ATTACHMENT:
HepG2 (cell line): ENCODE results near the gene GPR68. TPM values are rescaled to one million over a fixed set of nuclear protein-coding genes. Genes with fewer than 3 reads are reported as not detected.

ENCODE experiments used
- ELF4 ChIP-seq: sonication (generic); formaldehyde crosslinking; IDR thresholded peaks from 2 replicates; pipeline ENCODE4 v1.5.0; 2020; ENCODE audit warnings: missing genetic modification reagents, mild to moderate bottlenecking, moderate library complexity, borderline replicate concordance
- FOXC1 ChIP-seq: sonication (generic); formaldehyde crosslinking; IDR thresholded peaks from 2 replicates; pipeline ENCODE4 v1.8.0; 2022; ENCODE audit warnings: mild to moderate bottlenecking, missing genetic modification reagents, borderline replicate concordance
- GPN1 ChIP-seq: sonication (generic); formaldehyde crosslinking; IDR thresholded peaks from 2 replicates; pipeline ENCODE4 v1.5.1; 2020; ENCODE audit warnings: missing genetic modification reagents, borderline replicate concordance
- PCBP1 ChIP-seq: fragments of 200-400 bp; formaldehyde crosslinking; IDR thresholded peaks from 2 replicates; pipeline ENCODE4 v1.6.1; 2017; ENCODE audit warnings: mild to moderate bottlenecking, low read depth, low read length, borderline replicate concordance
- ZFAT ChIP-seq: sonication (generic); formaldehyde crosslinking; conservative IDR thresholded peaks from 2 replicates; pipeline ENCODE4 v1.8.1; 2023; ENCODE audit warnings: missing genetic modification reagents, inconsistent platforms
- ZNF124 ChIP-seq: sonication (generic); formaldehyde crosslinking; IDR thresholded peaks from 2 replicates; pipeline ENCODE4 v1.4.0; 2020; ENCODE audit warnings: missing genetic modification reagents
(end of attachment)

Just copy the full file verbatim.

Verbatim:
HepG2 (cell line): ENCODE results near the gene GPR68. TPM values are rescaled to one million over a fixed set of nuclear protein-coding genes. Genes with fewer than 3 reads are reported as not detected.

ENCODE experiments used
- ELF4 ChIP-seq: sonication (generic); formaldehyde crosslinking; IDR thresholded peaks from 2 replicates; pipeline ENCODE4 v1.5.0; 2020; ENCODE audit warnings: missing genetic modification reagents, mild to moderate bottlenecking, moderate library complexity, borderline replicate concordance
- FOXC1 ChIP-seq: sonication (generic); formaldehyde crosslinking; IDR thresholded peaks from 2 replicates; pipeline ENCODE4 v1.8.0; 2022; ENCODE audit warnings: mild to moderate bottlenecking, missing genetic modification reagents, borderline replicate concordance
- GPN1 ChIP-seq: sonication (generic); formaldehyde crosslinking; IDR thresholded peaks from 2 replicates; pipeline ENCODE4 v1.5.1; 2020; ENCODE audit warnings: missing genetic modification reagents, borderline replicate concordance
- PCBP1 ChIP-seq: fragments of 200-400 bp; formaldehyde crosslinking; IDR thresholded peaks from 2 replicates; pipeline ENCODE4 v1.6.1; 2017; ENCODE audit warnings: mild to moderate bottlenecking, low read depth, low read length, borderline replicate concordance
- ZFAT ChIP-seq: sonication (generic); formaldehyde crosslinking; conservative IDR thresholded peaks from 2 replicates; pipeline ENCODE4 v1.8.1; 2023; ENCODE audit warnings: missing genetic modification reagents, inconsistent platforms
- ZNF124 ChIP-seq: sonication (generic); formaldehyde crosslinking; IDR thresholded peaks from 2 replicates; pipeline ENCODE4 v1.4.0; 2020; ENCODE audit warnings: missing genetic modification reagents